These discoveries could be applied to the field of personal growth and the enhancement of self-esteem
Researchers from the Neuroscience and society laboratory coordinated by Salvatore Maria Aglioti at the Istituto Italiano di Tecnologia (Italian Institute of Technology, IIT), in cooperation with La Sapienza University of Rome and the IRCCS Fondazione Santa Lucia hospital, have recently published an article in Nature’s journal Scientific Reports. Its findings suggest that, in virtual reality, embodying an omnipotent figure could increase the perception of one’s own strength and invulnerability, with possible applications in pain management and the field of personal development.
Technological advances have made it possible to develop increasingly realistic virtual characters, known as avatars. Studies conducted in the past by other research teams have shown that the specific physical characteristics of avatars can influence the perceptions and behaviour of the people who impersonate them, a phenomenon known as the “Proteus Effect” (Yee et al, 2007). This phenomenon has also been noted with real-life characters: for example, people who adopted the avatar of Albert Einstein, famous for his intelligence, tended to increase their performance in cognitive exercises (Banakou et al, 2018), while people who impersonated Sigmund Freud, renowned for his psychotherapeutic skills, were able to come up with more satisfactory solutions to their own personal problems (Osimo et al, 2015).
Based on these observations, the IIT team recruited a group of 54 volunteers, each of whom took on the guise of three different avatars: a normotype avatar, a muscular avatar and an omnipotent avatar, inspired by the representation of God in Michelangelo’s fresco “The Creation of the Stars and Plants” in the Sistine Chapel.
Two studies were performed: the first was designed to calculate the feeling of invulnerability, measured as the participants’ perception of physical danger with respect to an adverse event, and the second was conducted to understand how the volunteers perceived their physical abilities, by inviting them to estimate the maximum distance that they imagined that they could jump to avoid a danger.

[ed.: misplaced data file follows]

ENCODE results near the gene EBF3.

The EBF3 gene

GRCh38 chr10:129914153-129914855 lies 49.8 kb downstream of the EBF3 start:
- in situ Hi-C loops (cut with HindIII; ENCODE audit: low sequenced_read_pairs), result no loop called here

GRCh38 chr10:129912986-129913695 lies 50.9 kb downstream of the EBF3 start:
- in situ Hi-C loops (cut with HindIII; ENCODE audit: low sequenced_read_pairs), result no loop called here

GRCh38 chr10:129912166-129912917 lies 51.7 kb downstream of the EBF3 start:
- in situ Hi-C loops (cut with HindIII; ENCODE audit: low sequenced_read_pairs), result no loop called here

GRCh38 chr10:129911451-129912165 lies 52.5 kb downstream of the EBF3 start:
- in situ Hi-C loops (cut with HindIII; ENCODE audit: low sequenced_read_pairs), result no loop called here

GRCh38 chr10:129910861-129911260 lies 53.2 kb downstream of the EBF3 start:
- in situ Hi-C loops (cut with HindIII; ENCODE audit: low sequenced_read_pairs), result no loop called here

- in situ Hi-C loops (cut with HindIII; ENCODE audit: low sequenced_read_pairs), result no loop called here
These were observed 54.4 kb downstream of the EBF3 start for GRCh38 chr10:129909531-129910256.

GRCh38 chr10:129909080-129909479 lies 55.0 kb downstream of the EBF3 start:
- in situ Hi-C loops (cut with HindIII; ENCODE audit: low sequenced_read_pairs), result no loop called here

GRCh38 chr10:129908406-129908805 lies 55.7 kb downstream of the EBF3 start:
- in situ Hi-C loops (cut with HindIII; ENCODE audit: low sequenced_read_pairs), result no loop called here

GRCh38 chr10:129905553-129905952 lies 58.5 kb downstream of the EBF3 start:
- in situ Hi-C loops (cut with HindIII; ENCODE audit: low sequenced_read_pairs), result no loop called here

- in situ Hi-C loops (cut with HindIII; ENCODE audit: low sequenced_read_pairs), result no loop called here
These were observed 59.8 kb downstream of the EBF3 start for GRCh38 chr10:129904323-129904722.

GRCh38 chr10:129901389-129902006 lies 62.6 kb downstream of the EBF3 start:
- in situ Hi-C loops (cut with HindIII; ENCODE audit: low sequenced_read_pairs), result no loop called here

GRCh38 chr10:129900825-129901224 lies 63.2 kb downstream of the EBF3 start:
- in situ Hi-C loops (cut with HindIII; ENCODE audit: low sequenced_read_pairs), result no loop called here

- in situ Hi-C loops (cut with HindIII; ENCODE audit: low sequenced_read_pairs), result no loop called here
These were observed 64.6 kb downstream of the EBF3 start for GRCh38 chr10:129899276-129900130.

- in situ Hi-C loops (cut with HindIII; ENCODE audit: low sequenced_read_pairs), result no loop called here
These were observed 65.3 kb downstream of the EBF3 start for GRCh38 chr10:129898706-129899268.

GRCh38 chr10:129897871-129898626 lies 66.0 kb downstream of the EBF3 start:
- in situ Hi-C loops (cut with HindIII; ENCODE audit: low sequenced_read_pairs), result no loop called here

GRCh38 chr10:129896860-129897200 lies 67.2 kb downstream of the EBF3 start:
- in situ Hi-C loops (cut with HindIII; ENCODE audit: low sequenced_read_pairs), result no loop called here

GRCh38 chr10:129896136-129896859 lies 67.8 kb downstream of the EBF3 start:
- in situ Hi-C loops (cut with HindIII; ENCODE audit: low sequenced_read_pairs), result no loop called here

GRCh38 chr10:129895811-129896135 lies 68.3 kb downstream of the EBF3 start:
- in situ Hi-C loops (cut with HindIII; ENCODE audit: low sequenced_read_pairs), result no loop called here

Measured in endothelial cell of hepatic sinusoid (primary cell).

Overall, the results of IIT’s research team showed an influence on the participants’ perception of their physical limitations and abilities. In particular, when impersonating the omnipotent avatar, the volunteers perceived an adverse event as less of a threat to their own safety, compared to the normal-bodied avatar. Similarly, when impersonating the omnipotent avatar, the volunteers felt that they could jump further than when impersonating the normal-bodied or muscular avatar.
“Although the participants were aware that they were in a simulation, they showed physiological and behavioural indices that suggested their feeling of empowerment derived from impersonating an agent commonly thought to be omnipotent,” said Althea Frisanco, first author of the study.
“Another interesting aspect”, continued Michael Schepisi and Gaetano Tieri, collaborators for this research study, “is that the effect could be seen not only in participants declaring themselves as Catholic-Christian, but also in those who said that they were Agnostic and even Atheist, suggesting that just an immersion in Catholic-Christian religious culture is sufficient to benefit from the qualities of omnipotence associated with God.”
Results of this type can be applied to the fields of personal growth, self-esteem enhancement and clinical rehabilitation, as well as providing an interesting contribution to the fields of anthropology and psychology.
“On one hand, exploring this type of phenomenon in people belonging to different cultures can provide important contributions in the field of anthropological and religious studies concerning the relationship of humans with the divinity,” concluded Salvatore Maria Aglioti, head of the study and coordinator of the Neuroscience and society laboratory. ”On the other hand, it is possible to imagine the implications linked to the possibility of acquiring mental properties that promote moral understanding, virtue and prosocial behaviour, through the assimilation of the properties of virtual bodies.”.
This research study was funded by the BIAL Foundation with the grant (258/20) “In God’s shoes: embodying the avatar of the supreme moral authority modulates psychophysiological indices of one’s own morality,” and it involved a collaboration between Istituto Italiano di Tecnologia (Italian Institute of Technology) and Sapienza University in Rome.
Authors: Althea Frisanco, Michael Schepisi, Gaetano Tieri, Salvatore Maria Aglioti